Dead On Parade

RESTLESS SPIRITS WILL have their chance for a little trickery and a bizarre treat when the second-annual All Soul's Day Procession gets underway during Downtown Saturday Night, on November 7.

Feature This year's festivities have been in the making for the past several months, and Weekly photographer Kristin Giordano has been following their progress. Her photo essay captures the three main groups spearheading this grassroots effort to dust off the Day of the Dead holiday and give it a permanent place on the local arts calendar. They are: the Big Head Puppet Company; The Spirit Group dancers, led by performance artist Jon McNamara; and the pyrotechnic ensemble Flam-Chen, led by Nadia Hagen.

Those grassroots start in the overgrown front yard of Big Head Puppets' Matt Cotten, whose house just north of the seasonal pumpkin patch on North Sixth Avenue has been the construction site for many of the parade's most colorful participants. Strewn about the yard, on sticks and in various stages of completion is a whimsical collection of skeletons, demons, and even members of the notorious Depression-era Dillinger gang, crafted by the puppeteers and their community volunteers. Coaxed from papier mâché and carved from foam, half-painted and creatively adorned, these masks, floats and effigies await their chance to come to life on backpack frames, bicycles and even the heads and bodies of their creators.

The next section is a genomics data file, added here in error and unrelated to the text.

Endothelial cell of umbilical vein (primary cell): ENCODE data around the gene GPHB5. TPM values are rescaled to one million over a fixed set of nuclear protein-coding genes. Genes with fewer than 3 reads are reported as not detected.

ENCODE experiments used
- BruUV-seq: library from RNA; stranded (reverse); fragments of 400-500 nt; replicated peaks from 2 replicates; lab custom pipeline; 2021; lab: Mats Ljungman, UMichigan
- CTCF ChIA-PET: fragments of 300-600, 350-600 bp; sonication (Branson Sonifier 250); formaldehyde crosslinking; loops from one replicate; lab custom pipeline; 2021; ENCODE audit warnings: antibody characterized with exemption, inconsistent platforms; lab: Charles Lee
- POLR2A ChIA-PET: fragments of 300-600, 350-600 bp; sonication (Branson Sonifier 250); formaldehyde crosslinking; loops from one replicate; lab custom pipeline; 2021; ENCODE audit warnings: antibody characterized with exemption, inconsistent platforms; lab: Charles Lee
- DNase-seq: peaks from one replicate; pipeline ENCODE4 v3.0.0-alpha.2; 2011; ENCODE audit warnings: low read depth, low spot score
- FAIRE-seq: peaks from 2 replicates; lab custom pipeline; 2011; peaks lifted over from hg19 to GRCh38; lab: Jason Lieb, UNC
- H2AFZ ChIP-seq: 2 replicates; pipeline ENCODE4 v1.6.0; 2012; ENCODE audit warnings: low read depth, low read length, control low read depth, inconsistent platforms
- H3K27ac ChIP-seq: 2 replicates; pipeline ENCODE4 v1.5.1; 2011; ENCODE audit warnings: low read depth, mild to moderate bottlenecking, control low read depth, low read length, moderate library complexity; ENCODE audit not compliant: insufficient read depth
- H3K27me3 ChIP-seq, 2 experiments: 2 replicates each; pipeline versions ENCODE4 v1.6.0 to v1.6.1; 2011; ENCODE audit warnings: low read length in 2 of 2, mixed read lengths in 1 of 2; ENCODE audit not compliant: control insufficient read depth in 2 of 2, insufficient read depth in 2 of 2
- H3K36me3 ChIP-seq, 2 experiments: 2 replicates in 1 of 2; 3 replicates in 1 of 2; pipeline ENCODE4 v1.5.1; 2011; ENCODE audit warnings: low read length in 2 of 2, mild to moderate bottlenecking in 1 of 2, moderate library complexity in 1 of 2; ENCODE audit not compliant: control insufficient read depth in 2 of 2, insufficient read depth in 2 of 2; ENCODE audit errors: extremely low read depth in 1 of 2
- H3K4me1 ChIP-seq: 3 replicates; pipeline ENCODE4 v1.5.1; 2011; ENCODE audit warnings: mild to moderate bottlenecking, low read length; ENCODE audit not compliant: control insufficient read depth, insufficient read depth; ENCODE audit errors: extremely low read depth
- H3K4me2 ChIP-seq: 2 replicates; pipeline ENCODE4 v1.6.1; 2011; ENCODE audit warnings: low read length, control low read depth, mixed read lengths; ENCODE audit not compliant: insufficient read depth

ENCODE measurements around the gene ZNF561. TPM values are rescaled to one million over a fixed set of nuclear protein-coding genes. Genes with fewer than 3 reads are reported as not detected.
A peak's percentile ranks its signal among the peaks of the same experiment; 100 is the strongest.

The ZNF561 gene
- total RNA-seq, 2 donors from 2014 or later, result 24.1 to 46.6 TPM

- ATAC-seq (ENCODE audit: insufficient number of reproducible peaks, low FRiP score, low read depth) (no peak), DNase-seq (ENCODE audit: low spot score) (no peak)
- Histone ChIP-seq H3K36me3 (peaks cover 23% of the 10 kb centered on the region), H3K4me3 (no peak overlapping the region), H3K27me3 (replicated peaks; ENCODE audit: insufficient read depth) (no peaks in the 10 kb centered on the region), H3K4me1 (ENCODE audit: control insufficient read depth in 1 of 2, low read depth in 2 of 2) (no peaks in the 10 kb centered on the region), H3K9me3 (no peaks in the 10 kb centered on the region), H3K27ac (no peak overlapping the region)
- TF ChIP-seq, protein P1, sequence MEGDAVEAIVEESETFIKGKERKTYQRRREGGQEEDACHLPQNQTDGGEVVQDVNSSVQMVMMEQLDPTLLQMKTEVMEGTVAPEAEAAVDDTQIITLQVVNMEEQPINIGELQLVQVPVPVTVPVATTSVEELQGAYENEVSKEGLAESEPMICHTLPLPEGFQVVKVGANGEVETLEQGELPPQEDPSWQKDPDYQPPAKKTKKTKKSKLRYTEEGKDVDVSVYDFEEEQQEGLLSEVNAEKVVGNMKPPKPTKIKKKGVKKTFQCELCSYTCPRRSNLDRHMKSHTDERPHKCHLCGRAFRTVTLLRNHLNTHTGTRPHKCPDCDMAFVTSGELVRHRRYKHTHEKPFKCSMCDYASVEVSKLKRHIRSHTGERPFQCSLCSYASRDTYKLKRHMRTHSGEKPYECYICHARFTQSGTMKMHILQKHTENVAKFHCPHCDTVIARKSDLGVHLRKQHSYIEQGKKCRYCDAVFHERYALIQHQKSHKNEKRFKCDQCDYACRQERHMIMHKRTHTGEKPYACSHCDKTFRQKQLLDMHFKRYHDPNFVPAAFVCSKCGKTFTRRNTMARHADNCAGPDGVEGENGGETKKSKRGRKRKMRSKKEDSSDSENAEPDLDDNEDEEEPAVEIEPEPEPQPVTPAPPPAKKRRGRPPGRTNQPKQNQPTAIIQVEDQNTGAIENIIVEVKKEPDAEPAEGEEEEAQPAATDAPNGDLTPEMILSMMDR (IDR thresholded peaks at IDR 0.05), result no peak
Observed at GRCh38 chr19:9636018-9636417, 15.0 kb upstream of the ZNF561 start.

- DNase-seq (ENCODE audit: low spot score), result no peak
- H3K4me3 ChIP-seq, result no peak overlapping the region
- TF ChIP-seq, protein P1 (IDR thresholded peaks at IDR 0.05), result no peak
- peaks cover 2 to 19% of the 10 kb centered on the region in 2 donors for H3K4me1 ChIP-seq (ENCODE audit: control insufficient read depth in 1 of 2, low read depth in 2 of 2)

Cotten retrieves a Dillinger head ditched in a garden of squash (alongside a grinning coyote and a handful of skulls mounted unceremoniously on sticks): "The Dillinger head you can wear," he says, pulling it on and waving around his similarly styled, gun-toting puppet hands. "The rest are puppets which we might rig up like marionettes. They'll be on the roof of the Hotel (Congress)."

The cadre of locals putting these pieces together range in age and ability. A grant from the Tucson Arts District Partnership (TADP), secured by Jon McNamara, has helped with the cost of materials. "I just provide a place for people to make sculptures and effigies. We've got the mâché; they just come and use it." Though his Big Head group has also done workshops at the Children's Museum over the last two years, he says most of the people who've shown up on the succession of Saturday workshops this time around have been "all local underground arts scene." His group, which started as street performers four years ago, has four core members, of which Flam-Chen's Nadia Hagen is one. For his own part, the perpetually smirking Cotten says he moved from fire into puppets, "because it's safer."